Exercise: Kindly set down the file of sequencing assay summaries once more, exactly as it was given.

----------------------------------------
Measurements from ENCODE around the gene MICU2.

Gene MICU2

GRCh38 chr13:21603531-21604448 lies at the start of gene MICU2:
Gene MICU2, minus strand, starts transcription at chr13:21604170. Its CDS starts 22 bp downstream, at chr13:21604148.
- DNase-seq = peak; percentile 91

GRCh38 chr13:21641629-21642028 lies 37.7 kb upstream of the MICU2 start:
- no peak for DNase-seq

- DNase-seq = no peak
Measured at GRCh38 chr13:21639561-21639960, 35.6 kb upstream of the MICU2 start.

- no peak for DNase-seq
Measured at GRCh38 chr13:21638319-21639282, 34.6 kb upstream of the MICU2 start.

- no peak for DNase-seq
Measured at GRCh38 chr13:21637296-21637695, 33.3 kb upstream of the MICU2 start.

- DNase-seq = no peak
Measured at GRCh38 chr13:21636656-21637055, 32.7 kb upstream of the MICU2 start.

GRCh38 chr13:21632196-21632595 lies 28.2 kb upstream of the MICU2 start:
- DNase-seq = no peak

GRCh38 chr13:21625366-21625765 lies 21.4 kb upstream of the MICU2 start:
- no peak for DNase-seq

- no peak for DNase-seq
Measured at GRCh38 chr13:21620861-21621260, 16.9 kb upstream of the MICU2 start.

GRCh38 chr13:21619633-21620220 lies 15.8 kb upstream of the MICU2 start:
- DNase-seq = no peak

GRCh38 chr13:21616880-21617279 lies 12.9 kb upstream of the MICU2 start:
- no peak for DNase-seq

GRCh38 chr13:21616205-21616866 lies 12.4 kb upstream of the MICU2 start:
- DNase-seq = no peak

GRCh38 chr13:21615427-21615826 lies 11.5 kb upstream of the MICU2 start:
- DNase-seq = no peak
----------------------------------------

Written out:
Measurements from ENCODE around the gene MICU2.

Gene MICU2

GRCh38 chr13:21603531-21604448 lies at the start of gene MICU2:
Gene MICU2, minus strand, starts transcription at chr13:21604170. Its CDS starts 22 bp downstream, at chr13:21604148.
- DNase-seq = peak; percentile 91

GRCh38 chr13:21641629-21642028 lies 37.7 kb upstream of the MICU2 start:
- no peak for DNase-seq

- DNase-seq = no peak
Measured at GRCh38 chr13:21639561-21639960, 35.6 kb upstream of the MICU2 start.

- no peak for DNase-seq
Measured at GRCh38 chr13:21638319-21639282, 34.6 kb upstream of the MICU2 start.

- no peak for DNase-seq
Measured at GRCh38 chr13:21637296-21637695, 33.3 kb upstream of the MICU2 start.

- DNase-seq = no peak
Measured at GRCh38 chr13:21636656-21637055, 32.7 kb upstream of the MICU2 start.

GRCh38 chr13:21632196-21632595 lies 28.2 kb upstream of the MICU2 start:
- DNase-seq = no peak

GRCh38 chr13:21625366-21625765 lies 21.4 kb upstream of the MICU2 start:
- no peak for DNase-seq

- no peak for DNase-seq
Measured at GRCh38 chr13:21620861-21621260, 16.9 kb upstream of the MICU2 start.

GRCh38 chr13:21619633-21620220 lies 15.8 kb upstream of the MICU2 start:
- DNase-seq = no peak

GRCh38 chr13:21616880-21617279 lies 12.9 kb upstream of the MICU2 start:
- no peak for DNase-seq

GRCh38 chr13:21616205-21616866 lies 12.4 kb upstream of the MICU2 start:
- DNase-seq = no peak

GRCh38 chr13:21615427-21615826 lies 11.5 kb upstream of the MICU2 start:
- DNase-seq = no peak